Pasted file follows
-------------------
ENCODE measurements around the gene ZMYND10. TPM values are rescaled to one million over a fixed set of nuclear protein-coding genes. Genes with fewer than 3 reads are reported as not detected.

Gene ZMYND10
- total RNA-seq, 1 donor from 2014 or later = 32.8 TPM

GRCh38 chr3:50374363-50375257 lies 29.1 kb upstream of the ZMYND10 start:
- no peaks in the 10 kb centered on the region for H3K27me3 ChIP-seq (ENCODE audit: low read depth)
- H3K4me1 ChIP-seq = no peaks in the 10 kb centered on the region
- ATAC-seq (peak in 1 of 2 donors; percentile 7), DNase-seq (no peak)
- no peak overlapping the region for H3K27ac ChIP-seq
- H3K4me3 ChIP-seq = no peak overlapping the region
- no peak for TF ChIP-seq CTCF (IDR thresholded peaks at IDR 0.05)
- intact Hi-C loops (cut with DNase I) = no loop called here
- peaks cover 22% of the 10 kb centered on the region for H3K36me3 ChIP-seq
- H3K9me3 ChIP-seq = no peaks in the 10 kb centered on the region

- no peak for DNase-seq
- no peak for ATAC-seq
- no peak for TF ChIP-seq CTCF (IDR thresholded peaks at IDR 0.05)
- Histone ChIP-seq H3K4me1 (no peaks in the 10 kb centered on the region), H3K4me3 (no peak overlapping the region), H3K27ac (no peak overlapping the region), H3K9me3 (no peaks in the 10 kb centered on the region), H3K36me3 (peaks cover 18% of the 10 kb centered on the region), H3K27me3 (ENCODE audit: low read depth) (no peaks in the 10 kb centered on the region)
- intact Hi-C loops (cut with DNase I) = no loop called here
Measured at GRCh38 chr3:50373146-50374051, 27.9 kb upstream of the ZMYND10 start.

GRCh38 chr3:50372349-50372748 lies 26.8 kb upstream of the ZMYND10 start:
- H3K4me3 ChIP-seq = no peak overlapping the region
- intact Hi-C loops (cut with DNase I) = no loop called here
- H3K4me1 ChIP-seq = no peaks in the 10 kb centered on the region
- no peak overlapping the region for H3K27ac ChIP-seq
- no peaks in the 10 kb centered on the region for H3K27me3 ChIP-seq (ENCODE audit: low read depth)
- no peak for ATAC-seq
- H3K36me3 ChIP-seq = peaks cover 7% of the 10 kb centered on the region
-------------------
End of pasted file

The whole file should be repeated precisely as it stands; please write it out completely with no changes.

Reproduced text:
ENCODE measurements around the gene ZMYND10. TPM values are rescaled to one million over a fixed set of nuclear protein-coding genes. Genes with fewer than 3 reads are reported as not detected.

Gene ZMYND10
- total RNA-seq, 1 donor from 2014 or later = 32.8 TPM

GRCh38 chr3:50374363-50375257 lies 29.1 kb upstream of the ZMYND10 start:
- no peaks in the 10 kb centered on the region for H3K27me3 ChIP-seq (ENCODE audit: low read depth)
- H3K4me1 ChIP-seq = no peaks in the 10 kb centered on the region
- ATAC-seq (peak in 1 of 2 donors; percentile 7), DNase-seq (no peak)
- no peak overlapping the region for H3K27ac ChIP-seq
- H3K4me3 ChIP-seq = no peak overlapping the region
- no peak for TF ChIP-seq CTCF (IDR thresholded peaks at IDR 0.05)
- intact Hi-C loops (cut with DNase I) = no loop called here
- peaks cover 22% of the 10 kb centered on the region for H3K36me3 ChIP-seq
- H3K9me3 ChIP-seq = no peaks in the 10 kb centered on the region

- no peak for DNase-seq
- no peak for ATAC-seq
- no peak for TF ChIP-seq CTCF (IDR thresholded peaks at IDR 0.05)
- Histone ChIP-seq H3K4me1 (no peaks in the 10 kb centered on the region), H3K4me3 (no peak overlapping the region), H3K27ac (no peak overlapping the region), H3K9me3 (no peaks in the 10 kb centered on the region), H3K36me3 (peaks cover 18% of the 10 kb centered on the region), H3K27me3 (ENCODE audit: low read depth) (no peaks in the 10 kb centered on the region)
- intact Hi-C loops (cut with DNase I) = no loop called here
Measured at GRCh38 chr3:50373146-50374051, 27.9 kb upstream of the ZMYND10 start.

GRCh38 chr3:50372349-50372748 lies 26.8 kb upstream of the ZMYND10 start:
- H3K4me3 ChIP-seq = no peak overlapping the region
- intact Hi-C loops (cut with DNase I) = no loop called here
- H3K4me1 ChIP-seq = no peaks in the 10 kb centered on the region
- no peak overlapping the region for H3K27ac ChIP-seq
- no peaks in the 10 kb centered on the region for H3K27me3 ChIP-seq (ENCODE audit: low read depth)
- no peak for ATAC-seq
- H3K36me3 ChIP-seq = peaks cover 7% of the 10 kb centered on the region